I felt like I was dead when people around me laughed, and their smiles
only made me feel more isolated and unhappy. I carried a weight as heavy
as the earth. Anger boiled inside me and made me wonder if I was losing
my mind. Sanity could not exist as long as I held onto the desire for
vengeance against those who had taken my childhood. Trapped by my mental
confusion, I blamed myself for what I was feeling, and lashed out at everyone
Now I realize that the gigantic void created within me when I was young
wasn't my fault. There was nothing I could have done. The emotions I held
onto for so long only kept me from interacting with my new countrymen.
I could not reach out in a friendly way or through humor because I lived
in a fog of rage.
I'm finally making friends and adapting to my new country. When my friend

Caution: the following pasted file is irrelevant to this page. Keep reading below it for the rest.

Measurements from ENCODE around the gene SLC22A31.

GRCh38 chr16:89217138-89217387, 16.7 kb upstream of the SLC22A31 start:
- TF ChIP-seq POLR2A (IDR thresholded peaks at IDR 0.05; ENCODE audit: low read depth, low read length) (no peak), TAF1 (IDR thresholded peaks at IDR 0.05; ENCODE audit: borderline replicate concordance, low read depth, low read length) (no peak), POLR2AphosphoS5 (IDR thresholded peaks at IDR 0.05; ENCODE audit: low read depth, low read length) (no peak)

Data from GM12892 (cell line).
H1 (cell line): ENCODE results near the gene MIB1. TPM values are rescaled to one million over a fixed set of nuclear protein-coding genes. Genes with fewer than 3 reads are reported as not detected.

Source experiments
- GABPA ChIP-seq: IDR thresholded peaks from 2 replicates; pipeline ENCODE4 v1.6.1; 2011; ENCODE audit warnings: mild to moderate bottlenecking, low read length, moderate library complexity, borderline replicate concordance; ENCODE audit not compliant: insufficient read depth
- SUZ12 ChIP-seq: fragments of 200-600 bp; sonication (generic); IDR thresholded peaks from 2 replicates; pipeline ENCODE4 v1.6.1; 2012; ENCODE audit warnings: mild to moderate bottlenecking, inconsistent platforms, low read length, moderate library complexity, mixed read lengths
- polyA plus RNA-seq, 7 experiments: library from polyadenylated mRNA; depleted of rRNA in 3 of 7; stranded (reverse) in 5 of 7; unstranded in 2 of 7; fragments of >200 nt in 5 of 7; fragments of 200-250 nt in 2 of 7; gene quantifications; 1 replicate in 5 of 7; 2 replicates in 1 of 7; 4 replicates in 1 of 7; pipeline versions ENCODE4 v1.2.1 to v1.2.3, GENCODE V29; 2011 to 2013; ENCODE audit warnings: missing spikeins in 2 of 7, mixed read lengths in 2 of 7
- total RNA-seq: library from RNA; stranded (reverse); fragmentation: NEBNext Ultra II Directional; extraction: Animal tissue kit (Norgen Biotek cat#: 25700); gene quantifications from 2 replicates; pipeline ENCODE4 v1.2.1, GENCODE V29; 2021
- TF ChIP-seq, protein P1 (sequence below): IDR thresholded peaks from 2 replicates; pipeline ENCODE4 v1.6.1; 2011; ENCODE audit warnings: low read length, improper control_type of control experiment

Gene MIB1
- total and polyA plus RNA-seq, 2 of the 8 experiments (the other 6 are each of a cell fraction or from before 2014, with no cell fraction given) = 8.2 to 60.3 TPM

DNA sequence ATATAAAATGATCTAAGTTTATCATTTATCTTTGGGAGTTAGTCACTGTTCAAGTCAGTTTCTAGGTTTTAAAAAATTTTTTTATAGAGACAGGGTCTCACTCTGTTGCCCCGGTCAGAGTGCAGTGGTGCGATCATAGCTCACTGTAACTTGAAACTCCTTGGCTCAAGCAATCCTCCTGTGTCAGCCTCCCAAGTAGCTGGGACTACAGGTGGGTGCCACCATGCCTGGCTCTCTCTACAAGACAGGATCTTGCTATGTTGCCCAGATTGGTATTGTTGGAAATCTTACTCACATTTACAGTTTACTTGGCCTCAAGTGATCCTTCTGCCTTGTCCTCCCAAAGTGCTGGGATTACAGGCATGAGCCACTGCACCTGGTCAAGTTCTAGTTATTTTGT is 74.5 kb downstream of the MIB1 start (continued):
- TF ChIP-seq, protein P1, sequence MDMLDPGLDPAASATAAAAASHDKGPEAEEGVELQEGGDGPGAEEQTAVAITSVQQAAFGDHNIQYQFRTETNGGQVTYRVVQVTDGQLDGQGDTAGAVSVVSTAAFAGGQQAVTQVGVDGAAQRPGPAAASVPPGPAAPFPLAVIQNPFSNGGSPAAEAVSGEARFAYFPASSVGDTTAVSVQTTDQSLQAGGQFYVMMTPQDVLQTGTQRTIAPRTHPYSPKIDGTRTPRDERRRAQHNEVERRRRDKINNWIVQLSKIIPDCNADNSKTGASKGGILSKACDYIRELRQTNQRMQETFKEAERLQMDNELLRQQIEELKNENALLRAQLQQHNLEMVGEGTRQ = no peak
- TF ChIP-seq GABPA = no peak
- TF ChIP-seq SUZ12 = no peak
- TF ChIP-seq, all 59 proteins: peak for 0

Adam took me to a football game, the sound and smell of the halftime fireworks
brought back bad memories and made me dizzy, but he understood and I managed
to stay for the whole game. I drive a car, work as a medical-records clerk
at Kaiser Hospital, attend college and even have a cell phonea convenience
I deeply appreciate. There was no way to call 911 years ago on that terrible
I can't identify an exact turning point in my emotions, and I'm still
struggling. However, I've found that speaking about my experiences at
schools and community organizations and writing my memoir have helped.
Sharing my feelings has lessened the burning inside me.
I do worry that when the American soldiers return from Iraq, even without
cultural differences to deal with, they, too, will find that happiness
in others can feel insensitive. At a time when they need it most, they
may find it difficult to reconnect emotionally with their families and
friends. Writer Jose Narosky said, "In war, there are no unwounded
soldiers." I would add that there are no women, children or animals
who escape unscathed.
Still, I know it is possible to move on. For all those years I lived with
revenge on my mind. Now I'm a man with the seeds of love, dignity and
hope in his heart.
Deng lives in La Mesa, Calif.
© 2005 Newsweek, Inc.